Activity-Guided Fractionation of Phytochemicals of Maca Meal, Their Antioxidant Activities and Effects on Growth, Feed Utilization, and Survival in Rainbow Trout (Oncorhynchus mykiss) Juveniles

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Kyeong-Jun Lee; Konrad Dabrowski; Manuel Sandoval; Mark J.S. Miller

Type of Document:
Scholarly Article



Date of Publication:

Place of Publication:
Not Available


Abstract: A feeding trial was conducted to examine the supplemental effects of maca (Lepidium meyenii, Walper) alper) meal and its components extracted by four different solvents on growth performance, feed utilization, and survival in rainbow trout fry. Eight casein-based semipurified diets were formulated to be isonitrogenous and isocaloric to contain the maca meal, its four extracts, mixture of the four extracts, and maca meal after extraction. The eight diets were each supplemented with 15% wheat flour (control diet, diet 1), 15% maca meal (diet 2), 12.5% maca meal after the extraction (diet 3), a mixture of four maca meal extracts (diet 4), a hexane extract (diet 5), a dichloromethane extract (diet 6), an ethyl acetate extract (diet 7), and a methanol extract (diet 8). In vitro 1,1-diphenyl-2-picrylhydrazyl (DPPH) radical inhibition indices were observed to increase in a dose-dependent manner as the concentration of methanolic extracts of maca meal increased. For the antioxidant activities of the four extracts, only the methanolic extract showed a higher inhibition rate against DPPH radical compared to other extracts by hexane, ethyl acetate, and dichloromethane. After a 14-week feeding trial, fish fed diet 2 exhibited the highest (P < 0.05) growth among all the dietary treatments. Fish fed diets 2, 3, and 8 had significantly higher growth than the fish fed the control and the other diets. Feed intake was significantly higher in fish fed diets 2, 3, and 8 than fish fed the control diet and diet 5. Feed conversion ratio (FCR) and protein efficiency ratio (PER) were also significantly improved in the fish fed diets 2 and 3 than in fish fed the diets 1 (control), 5, 6, and 7. Survival was significantly higher in fish fed diet 2 than the control diet, diet 5, and diet 6. The results indicate that certain compounds in maca meal have growth enhancing effects in rainbow trout juveniles. The compounds of interest have high polarity and can be extracted by methanol. This compound has an antioxidant capacity that might increase resistance against stress and/or diseases.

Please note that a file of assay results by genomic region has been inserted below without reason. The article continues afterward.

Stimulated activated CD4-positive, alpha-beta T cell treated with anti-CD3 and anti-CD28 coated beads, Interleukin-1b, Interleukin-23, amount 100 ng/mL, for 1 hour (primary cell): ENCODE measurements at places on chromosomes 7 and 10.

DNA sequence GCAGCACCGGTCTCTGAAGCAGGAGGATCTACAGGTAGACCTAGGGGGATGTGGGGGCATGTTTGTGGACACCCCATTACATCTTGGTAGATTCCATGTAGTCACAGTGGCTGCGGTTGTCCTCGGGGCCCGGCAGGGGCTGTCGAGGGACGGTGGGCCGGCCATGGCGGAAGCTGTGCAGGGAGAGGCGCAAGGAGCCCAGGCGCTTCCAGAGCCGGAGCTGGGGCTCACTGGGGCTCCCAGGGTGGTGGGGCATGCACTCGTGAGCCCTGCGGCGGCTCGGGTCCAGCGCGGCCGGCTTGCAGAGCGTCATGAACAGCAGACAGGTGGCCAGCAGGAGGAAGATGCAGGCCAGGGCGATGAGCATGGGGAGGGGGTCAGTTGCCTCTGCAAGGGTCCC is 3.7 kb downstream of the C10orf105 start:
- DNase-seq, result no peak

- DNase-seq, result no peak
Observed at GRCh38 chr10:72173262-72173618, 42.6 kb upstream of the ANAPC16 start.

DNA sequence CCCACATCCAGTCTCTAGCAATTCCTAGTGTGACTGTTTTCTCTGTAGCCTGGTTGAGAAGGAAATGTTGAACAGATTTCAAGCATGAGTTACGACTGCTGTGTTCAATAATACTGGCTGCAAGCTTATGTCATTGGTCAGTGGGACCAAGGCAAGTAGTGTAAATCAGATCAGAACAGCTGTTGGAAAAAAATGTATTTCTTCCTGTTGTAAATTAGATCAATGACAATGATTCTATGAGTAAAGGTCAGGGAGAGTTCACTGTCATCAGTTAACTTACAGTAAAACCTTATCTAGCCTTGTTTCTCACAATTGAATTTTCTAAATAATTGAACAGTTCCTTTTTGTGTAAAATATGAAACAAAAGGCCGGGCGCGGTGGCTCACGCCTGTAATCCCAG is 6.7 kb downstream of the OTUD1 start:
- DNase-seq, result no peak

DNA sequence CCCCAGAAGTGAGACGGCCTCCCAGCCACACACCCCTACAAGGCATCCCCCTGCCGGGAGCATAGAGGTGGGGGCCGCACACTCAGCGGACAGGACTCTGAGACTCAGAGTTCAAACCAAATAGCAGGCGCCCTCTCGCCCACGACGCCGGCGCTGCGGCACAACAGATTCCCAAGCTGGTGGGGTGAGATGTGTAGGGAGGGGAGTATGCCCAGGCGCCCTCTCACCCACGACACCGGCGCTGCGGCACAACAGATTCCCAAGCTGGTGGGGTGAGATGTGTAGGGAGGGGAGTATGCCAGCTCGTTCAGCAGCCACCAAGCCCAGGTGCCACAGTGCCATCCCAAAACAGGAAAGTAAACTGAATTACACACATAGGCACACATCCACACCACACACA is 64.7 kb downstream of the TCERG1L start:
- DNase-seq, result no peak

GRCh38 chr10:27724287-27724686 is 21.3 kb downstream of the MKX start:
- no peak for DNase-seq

Additional Bibliographic Information

Lee, K.J., K. Dabrowski, M. Sandoval, and M.J.S. Miller, 2005. Activity-guided fractionation of phytochemicals of maca meal, their antioxidant activities and effects on growth, feed utilization, and survival in rainbow trout (Oncorhynchus mykiss) juveniles. Aquaculture 245:293–301.

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